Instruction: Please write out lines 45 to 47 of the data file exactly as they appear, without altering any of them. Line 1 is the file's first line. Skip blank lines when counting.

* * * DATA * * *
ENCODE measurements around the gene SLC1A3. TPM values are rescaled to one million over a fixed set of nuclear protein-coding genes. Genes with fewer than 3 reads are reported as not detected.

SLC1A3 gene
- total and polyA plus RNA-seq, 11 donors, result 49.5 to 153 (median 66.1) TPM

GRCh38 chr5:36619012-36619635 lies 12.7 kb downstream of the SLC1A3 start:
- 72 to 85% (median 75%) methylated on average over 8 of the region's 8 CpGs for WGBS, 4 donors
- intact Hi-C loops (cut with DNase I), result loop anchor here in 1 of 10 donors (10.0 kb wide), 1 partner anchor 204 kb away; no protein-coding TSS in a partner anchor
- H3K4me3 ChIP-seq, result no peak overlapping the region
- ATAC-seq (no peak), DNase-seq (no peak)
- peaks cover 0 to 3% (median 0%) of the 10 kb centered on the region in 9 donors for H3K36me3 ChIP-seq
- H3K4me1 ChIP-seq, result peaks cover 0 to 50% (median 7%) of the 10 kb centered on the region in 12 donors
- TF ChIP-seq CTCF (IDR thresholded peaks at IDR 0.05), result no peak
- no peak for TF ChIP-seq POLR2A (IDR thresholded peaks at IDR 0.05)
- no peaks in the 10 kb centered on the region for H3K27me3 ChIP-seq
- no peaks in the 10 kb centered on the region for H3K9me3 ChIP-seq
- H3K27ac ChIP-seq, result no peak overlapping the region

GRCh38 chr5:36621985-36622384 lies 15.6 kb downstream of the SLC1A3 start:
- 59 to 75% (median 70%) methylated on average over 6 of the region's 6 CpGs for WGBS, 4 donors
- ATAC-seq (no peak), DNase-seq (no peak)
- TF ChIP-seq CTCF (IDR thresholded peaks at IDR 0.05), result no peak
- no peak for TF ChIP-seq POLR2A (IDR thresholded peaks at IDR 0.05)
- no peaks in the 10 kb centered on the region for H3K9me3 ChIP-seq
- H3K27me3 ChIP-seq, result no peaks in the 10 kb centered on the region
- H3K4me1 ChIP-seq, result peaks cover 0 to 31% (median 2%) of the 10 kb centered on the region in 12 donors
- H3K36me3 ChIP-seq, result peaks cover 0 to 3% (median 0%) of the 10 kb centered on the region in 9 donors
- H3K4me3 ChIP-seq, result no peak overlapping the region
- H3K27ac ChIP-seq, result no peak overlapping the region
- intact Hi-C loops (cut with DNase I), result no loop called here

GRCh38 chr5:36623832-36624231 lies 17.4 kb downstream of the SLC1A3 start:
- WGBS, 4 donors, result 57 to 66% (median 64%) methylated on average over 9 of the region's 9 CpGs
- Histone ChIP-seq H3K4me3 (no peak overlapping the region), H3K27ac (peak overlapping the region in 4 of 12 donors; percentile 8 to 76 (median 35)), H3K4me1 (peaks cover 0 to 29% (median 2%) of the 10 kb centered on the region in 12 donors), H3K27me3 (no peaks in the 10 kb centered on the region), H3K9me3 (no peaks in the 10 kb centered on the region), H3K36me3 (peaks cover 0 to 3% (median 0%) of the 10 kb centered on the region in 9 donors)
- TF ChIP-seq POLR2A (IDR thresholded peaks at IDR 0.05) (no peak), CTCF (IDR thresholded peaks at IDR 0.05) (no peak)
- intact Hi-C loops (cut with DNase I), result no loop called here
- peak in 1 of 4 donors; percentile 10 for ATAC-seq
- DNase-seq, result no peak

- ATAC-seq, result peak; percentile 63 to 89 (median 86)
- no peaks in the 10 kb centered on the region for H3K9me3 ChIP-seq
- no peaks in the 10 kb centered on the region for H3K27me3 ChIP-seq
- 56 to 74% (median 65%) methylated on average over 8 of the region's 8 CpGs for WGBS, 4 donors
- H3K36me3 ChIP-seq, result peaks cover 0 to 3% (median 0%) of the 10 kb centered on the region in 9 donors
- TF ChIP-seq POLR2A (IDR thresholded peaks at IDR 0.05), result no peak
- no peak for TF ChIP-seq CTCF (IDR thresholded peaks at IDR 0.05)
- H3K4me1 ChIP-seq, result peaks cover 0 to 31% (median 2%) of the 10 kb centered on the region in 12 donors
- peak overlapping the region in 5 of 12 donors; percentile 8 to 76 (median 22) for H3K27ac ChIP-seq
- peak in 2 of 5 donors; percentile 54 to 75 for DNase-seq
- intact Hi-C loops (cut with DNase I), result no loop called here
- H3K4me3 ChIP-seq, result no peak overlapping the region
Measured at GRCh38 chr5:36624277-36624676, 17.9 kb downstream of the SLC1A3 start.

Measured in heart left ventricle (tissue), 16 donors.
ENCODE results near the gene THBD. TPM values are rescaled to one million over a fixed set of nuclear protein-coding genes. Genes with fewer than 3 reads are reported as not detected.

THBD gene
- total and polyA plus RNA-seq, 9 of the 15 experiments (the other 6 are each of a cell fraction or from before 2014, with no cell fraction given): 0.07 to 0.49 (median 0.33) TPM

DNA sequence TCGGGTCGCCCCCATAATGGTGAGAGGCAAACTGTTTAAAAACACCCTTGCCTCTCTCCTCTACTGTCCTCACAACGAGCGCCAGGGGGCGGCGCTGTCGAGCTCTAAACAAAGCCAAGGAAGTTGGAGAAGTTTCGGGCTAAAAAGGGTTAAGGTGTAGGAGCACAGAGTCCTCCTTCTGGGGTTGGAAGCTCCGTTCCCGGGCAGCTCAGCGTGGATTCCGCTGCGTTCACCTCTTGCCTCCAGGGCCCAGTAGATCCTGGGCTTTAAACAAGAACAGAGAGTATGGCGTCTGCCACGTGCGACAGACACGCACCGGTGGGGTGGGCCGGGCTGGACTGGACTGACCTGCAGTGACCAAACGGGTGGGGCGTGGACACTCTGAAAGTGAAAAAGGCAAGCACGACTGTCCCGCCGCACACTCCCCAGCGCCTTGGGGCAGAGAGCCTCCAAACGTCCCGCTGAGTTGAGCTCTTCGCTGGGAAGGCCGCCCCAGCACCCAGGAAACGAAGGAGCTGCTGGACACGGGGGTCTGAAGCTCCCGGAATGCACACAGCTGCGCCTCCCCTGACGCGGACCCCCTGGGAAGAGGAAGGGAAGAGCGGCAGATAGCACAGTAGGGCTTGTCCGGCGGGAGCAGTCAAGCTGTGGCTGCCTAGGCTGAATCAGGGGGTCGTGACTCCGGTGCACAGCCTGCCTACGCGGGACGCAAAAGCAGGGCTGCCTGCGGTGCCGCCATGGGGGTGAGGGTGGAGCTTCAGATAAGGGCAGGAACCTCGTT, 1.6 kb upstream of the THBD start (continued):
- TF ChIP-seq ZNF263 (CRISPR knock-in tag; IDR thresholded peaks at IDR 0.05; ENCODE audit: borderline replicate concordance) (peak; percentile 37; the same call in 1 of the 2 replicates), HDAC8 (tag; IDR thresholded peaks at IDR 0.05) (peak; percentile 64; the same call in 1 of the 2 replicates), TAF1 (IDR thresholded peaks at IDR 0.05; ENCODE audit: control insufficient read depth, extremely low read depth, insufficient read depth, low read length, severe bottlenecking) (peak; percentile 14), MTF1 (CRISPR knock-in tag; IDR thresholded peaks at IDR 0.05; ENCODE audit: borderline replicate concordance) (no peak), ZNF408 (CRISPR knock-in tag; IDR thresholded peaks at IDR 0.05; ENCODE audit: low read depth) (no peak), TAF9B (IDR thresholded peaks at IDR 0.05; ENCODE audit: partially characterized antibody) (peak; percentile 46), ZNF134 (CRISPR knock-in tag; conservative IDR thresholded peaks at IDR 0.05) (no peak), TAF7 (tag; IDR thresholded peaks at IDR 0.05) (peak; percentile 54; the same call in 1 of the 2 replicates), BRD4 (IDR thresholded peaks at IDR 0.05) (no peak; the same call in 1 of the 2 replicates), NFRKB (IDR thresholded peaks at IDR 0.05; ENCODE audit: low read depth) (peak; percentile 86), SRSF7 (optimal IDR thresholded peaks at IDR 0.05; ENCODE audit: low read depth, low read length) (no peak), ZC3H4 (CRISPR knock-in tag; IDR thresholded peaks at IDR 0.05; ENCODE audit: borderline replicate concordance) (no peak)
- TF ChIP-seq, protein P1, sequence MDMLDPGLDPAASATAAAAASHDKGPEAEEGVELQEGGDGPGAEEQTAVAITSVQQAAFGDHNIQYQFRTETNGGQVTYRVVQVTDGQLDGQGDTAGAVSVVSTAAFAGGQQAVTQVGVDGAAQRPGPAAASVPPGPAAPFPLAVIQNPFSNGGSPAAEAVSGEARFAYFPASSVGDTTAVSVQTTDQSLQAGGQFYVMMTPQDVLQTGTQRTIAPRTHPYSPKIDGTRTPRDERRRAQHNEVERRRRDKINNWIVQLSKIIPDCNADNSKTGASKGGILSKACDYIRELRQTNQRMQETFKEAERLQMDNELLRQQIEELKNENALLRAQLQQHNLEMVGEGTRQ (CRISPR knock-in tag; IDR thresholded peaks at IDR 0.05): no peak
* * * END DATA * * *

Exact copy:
- intact Hi-C loops (cut with DNase I), result no loop called here
- H3K4me3 ChIP-seq, result no peak overlapping the region
Measured at GRCh38 chr5:36624277-36624676, 17.9 kb downstream of the SLC1A3 start.